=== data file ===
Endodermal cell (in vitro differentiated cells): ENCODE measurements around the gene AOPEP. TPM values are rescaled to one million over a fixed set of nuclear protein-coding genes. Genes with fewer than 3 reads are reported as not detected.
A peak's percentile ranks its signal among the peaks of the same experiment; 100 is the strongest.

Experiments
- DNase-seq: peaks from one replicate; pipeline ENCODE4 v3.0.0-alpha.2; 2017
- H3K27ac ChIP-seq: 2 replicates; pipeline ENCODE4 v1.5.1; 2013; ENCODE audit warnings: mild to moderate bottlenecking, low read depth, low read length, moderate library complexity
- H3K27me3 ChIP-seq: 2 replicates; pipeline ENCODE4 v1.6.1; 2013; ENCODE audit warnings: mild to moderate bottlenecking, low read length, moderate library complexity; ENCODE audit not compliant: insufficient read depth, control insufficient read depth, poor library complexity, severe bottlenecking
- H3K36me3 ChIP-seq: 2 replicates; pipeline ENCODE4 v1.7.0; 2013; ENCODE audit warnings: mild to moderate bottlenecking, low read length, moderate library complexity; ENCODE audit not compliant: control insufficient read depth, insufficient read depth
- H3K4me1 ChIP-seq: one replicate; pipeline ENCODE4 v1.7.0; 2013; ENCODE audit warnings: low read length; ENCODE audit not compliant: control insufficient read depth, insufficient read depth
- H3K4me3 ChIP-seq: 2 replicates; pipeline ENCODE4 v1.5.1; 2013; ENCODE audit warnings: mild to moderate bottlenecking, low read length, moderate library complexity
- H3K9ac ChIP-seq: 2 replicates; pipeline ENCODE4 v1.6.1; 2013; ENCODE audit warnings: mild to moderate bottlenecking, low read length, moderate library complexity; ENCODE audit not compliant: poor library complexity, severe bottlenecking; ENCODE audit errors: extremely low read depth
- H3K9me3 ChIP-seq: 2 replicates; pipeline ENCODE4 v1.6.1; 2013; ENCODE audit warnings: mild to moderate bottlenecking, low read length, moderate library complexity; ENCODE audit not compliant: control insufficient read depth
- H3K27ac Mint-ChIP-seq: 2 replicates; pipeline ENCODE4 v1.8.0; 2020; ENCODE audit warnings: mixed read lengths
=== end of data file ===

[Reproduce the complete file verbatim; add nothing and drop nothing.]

Endodermal cell (in vitro differentiated cells): ENCODE measurements around the gene AOPEP. TPM values are rescaled to one million over a fixed set of nuclear protein-coding genes. Genes with fewer than 3 reads are reported as not detected.
A peak's percentile ranks its signal among the peaks of the same experiment; 100 is the strongest.

Experiments
- DNase-seq: peaks from one replicate; pipeline ENCODE4 v3.0.0-alpha.2; 2017
- H3K27ac ChIP-seq: 2 replicates; pipeline ENCODE4 v1.5.1; 2013; ENCODE audit warnings: mild to moderate bottlenecking, low read depth, low read length, moderate library complexity
- H3K27me3 ChIP-seq: 2 replicates; pipeline ENCODE4 v1.6.1; 2013; ENCODE audit warnings: mild to moderate bottlenecking, low read length, moderate library complexity; ENCODE audit not compliant: insufficient read depth, control insufficient read depth, poor library complexity, severe bottlenecking
- H3K36me3 ChIP-seq: 2 replicates; pipeline ENCODE4 v1.7.0; 2013; ENCODE audit warnings: mild to moderate bottlenecking, low read length, moderate library complexity; ENCODE audit not compliant: control insufficient read depth, insufficient read depth
- H3K4me1 ChIP-seq: one replicate; pipeline ENCODE4 v1.7.0; 2013; ENCODE audit warnings: low read length; ENCODE audit not compliant: control insufficient read depth, insufficient read depth
- H3K4me3 ChIP-seq: 2 replicates; pipeline ENCODE4 v1.5.1; 2013; ENCODE audit warnings: mild to moderate bottlenecking, low read length, moderate library complexity
- H3K9ac ChIP-seq: 2 replicates; pipeline ENCODE4 v1.6.1; 2013; ENCODE audit warnings: mild to moderate bottlenecking, low read length, moderate library complexity; ENCODE audit not compliant: poor library complexity, severe bottlenecking; ENCODE audit errors: extremely low read depth
- H3K9me3 ChIP-seq: 2 replicates; pipeline ENCODE4 v1.6.1; 2013; ENCODE audit warnings: mild to moderate bottlenecking, low read length, moderate library complexity; ENCODE audit not compliant: control insufficient read depth
- H3K27ac Mint-ChIP-seq: 2 replicates; pipeline ENCODE4 v1.8.0; 2020; ENCODE audit warnings: mixed read lengths